The Best Mind of His Generation

The Beats never completely go out of style, and every few years it seems like another book comes along to renew interest in the post-war, mid-century socio-literary movement led by such luminaries as Jack Kerouac and Allen Ginsberg. Ginsberg is now the subject of a new film, Howl, that explores both the poem and the poet, as well as the backlash against both.

Featuring James Franco in a very realistic take on Ginsberg, Howl is much more than a biopic. It interweaves a straight — and transcendent — reading of the epic poem Howl by Franco/Ginsberg with the story of Ginsberg’s obscenity trial stemming from the poem and an indescribable animated sequence of pure Howl imagery by graphic novelist and illustrator Eric Drooker topping the whole thing off.

See it and get some added insights tonight when the Naropa Institute’s Jack Kerouac School of Disembodied Poetics, of which Ginsberg was a founder, hosts the Colorado premiere of Howl at 7:30 p.m. at the Boulder Theater, 2032 14th Street in Boulder (it opens in Denver Friday at the Regency Tamarac and will also screen again in Boulder at CU’s International Film Series on October 21 and 22). A panel discussion with Naropa faculty and alumni Junior Burke, Lisa Birman and Jim Cohn follows the screening; admission is $15. Reserve tickets at www.bouldertheater.com or call 303-786-7030.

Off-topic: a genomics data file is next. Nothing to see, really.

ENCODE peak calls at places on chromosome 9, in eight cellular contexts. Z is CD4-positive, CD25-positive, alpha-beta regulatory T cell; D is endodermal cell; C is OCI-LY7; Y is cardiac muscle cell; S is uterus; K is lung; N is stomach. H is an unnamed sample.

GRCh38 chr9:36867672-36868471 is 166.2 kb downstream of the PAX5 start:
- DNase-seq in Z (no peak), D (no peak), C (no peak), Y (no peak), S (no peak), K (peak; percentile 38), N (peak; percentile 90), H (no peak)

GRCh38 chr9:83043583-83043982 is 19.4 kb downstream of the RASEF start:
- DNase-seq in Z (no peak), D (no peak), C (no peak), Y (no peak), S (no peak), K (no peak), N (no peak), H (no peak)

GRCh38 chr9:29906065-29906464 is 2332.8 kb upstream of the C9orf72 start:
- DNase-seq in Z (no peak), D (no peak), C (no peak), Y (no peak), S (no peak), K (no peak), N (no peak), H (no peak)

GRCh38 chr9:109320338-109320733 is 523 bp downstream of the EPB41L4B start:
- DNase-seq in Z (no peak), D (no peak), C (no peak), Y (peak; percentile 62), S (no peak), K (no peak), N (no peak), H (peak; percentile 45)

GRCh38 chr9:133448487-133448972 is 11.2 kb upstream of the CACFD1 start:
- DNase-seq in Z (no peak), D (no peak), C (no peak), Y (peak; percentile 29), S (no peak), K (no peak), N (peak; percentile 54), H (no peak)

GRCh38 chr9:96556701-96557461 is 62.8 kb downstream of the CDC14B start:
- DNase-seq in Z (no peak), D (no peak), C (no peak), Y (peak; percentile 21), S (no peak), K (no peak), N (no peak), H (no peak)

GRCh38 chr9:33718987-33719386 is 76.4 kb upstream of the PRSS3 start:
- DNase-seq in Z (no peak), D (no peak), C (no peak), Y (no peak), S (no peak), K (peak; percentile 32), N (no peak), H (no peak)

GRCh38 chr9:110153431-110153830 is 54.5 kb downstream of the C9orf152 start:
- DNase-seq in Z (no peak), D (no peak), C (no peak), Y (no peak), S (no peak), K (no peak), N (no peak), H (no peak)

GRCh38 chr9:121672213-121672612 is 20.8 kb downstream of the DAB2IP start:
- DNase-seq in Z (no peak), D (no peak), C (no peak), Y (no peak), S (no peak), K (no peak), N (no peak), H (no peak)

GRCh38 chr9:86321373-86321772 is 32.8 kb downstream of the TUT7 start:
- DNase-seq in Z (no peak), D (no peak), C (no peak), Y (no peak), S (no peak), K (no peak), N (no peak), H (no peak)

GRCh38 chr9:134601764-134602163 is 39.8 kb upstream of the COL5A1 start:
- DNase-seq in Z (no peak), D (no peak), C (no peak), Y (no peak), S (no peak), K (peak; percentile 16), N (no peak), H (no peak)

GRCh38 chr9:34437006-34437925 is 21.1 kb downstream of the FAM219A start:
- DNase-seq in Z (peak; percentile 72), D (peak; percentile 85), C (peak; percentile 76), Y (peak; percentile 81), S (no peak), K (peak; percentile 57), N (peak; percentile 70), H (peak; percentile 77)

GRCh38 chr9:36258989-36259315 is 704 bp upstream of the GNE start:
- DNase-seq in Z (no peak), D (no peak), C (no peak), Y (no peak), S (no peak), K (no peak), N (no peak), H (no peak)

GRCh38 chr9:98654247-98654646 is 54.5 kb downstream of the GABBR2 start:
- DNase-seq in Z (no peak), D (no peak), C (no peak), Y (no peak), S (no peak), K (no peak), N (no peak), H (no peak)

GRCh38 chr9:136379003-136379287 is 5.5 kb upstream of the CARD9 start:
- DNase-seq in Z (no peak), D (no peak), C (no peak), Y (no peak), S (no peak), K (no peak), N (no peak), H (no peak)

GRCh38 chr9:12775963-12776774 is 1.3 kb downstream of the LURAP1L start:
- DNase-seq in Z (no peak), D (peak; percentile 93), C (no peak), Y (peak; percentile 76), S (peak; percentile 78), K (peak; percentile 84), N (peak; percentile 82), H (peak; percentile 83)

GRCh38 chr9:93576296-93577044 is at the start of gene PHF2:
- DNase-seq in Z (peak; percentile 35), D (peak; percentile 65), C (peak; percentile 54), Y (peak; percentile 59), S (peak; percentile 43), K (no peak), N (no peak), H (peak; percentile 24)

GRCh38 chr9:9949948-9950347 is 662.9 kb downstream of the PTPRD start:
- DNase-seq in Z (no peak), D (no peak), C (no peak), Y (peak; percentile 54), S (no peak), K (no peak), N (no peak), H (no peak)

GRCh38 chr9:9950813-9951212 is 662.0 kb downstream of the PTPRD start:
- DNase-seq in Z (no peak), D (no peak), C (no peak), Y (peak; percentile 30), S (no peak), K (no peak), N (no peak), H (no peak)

Tue., Oct. 12, 7:30 p.m., 2010

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Susan Froyd started writing for Westword as the "Thrills" editor in 1992 and never quite left the fold. These days she still freelances for the paper in addition to walking her dogs, enjoying cheap ethnic food and reading voraciously. Sometimes she writes poetry.
Contact: Susan Froyd